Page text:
You can’t plan fate. You just have to let it happen.
When you call Chez Panisse on a Tuesday (7/20) to ask for restaurant reservations, and they tell you they can take you in at 9:15 PM on Friday, you gladly give them a $25 deposit and let them know you’ll be there. Since you just-so-happened-to-have-Friday-off-of-work, you book the hour-long flight to San Francisco, reserve a place to stay and ask your friends for a lift to the airport.
Then your mind starts to race and you wonder: is it really possible to elope to San Francisco this weekend? …because wouldn’t it be grand to have our first meal as a married couple by sharing it under the roof of a place that has given us so much inspiration? If we’re not dining at home right in our backyard with our own garden tomatoes (our original plan), wouldn’t the next best thing be Alice’s?
Yes, and yes.
There was so much of the magical evening we’d love to share with you. And maybe when we have more time, we will. In the meantime, you’ll have to fill in the blanks with the pictures we managed to take.
In summary, we couldn’t have imagined a better way to spend the evening. Perhaps it’s the kick-in-the-butt we needed to initiate the next chapter of our lives together: the early years of the Rustic Garden Bistro…
Tonight, we’re opening The Art of Simple Food to page 50, and letting Alice tell us in her own words how we should enjoy our dinner salad. We hope you enjoy it, too.
What’s the most spontaneous thing you’ve ever done?
For me, making a garden lettuce salad – washing beautiful fresh-picked lettuce and tossing them together with a scattering of herbs and a vinaigrette – is as much of a joy as eating one. I love the colorful variety of lettuces, bitter and sweet; the flavor ad complexity of herbs such as chervil and chives’ and the brightness of a simple vinaigrette made with red wine vinegar, olive oil, and a whisper of garlic, which highlights the lettuces and herbs without overwhelming them.
For a salad to have flavor and life, you have to start with fresh, just-picked lettuces. I’m fortunate to have a small kitchen garden in my backyard where I grow various lettuces and herbs for salad, but if you don’t have such a garden it can take some real dedication to find good greens. Farmers’ markets are the best places to start. When my garden is not producing, or when I’m away from home, I shop for head lettuces and try to create my own combinations of lettuces, arugula, chicories, and whatever tender herbs I can find. I generally avoid the salad mixes, especially the pre-bagged ones, which usually seem to include one or two kinds of greens that don’t belong with the others. If there is a lovely mixture from a local salad grower, fine, but otherwise try to buy the best lettuces you can find and make your own mix.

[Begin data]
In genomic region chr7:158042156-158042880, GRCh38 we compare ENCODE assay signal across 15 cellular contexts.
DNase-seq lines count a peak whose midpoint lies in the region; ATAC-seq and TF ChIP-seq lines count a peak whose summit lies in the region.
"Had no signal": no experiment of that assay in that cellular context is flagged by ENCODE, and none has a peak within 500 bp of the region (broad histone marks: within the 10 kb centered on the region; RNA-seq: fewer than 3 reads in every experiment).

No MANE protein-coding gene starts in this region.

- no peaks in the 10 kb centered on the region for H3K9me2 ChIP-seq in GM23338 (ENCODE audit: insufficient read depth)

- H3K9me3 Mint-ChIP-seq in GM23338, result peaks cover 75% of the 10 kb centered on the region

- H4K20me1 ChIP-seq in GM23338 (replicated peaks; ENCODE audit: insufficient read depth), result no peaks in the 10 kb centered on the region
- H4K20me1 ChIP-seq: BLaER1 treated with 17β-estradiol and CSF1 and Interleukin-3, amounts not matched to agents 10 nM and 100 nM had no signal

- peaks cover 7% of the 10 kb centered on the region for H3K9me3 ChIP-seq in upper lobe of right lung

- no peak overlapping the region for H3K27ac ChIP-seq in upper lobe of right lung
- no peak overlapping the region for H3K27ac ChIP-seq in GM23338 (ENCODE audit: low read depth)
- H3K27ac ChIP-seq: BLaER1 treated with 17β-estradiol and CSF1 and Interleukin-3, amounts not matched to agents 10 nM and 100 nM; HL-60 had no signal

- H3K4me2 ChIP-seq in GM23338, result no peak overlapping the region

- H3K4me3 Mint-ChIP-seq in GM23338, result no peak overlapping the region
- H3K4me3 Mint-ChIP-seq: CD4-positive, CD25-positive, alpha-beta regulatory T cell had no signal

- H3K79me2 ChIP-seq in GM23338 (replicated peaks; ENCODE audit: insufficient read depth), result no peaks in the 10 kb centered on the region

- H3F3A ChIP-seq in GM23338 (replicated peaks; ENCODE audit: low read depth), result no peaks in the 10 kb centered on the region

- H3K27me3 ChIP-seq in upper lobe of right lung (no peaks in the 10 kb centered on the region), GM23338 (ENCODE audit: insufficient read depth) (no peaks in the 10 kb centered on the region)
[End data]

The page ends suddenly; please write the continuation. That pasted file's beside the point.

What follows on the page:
Wash the lettuce, gently but thoroughly, in a basin or bowl of cold water. First cull through the lettuces, pulling off and throwing into the compost bin any outer leaves that are tough, yellowed, or damaged. Then cut the stem end, separating the rest of the leaves into the water. Gently swish the leaves in the water with your open hands and lift the lettuce out of the water and into a colander. If the lettuces are very dirty, change the water, and wash again.
Dry the lettuces in a salad spinner, but don’t overfill it. It’s much more effective to spin-dry a few small batches than one or two ones. Empty the water from the spinner after each batch. Any water clinging to the leaves will dilute the vinaigrette, so check the leaves and spin them again if they’re still a little wet. I spread out each batch of leaves in a single layer on a dish towel as I go. Then I gently roll up the towel and put it in the refrigerator until it’s time to serve the salad. You can do this a few hours ahead.
When the time comes, put the lettuce in a bowl big enough to allow you to toss the salad. If you have some, add a small handful of chives or chervil, or both, either chopped quickly or snipped with scissors.
Toss everything with the vinaigrette, using just enough sauce to coat the leaves lightly, so they glisten. Beware of overdressing small, tender lettuces: they will wilt and turn soggy. I usually toss the salads with my hands. (I eat salads with my hands, too.) That way I can be gentle and precise and make sure that each leaf is evenly dressed. Taste, and if needed, finish the salad with a sprinkling of salt or brighten it with a splash of vinegar or a squeeze of lemon juice. Taste again and see what you think, then toss one last time and serve the salad right away.
– Alice Waters, from The Art of Simple Food, pp. 50-51
Garden Lettuce Salad
~ Makes 4 servings ~
~ Ingredients ~
- 4 generous handfuls of lettuce
- 1 garlic clove, pounded to a fine purée
- 1 tablespoon red wine vinegar
- Fresh-ground black pepper
- 3 to 4 tablespoons olive oil
~ Preparation ~
Preparation Time: 15 minutes
- Carefully wash and dry: 4 generous handfuls of lettuce.
- Mix together: 1 garlic clove, pounded to a fine puree, 1 tablespoon red wine vinegar, salt, fresh-ground black pepper, and 3 to 4 tablespoons olive oil.
- Use a lettuce leaf to taste the vinaigrette as you add the oil. Put the lettuce in a large bowl, add about three quarters of the vinaigrette, toss, and taste. Add more dressing as needed. Serve immediately.
Source: The Art of Simple Food, Alice Waters, pp. 50-51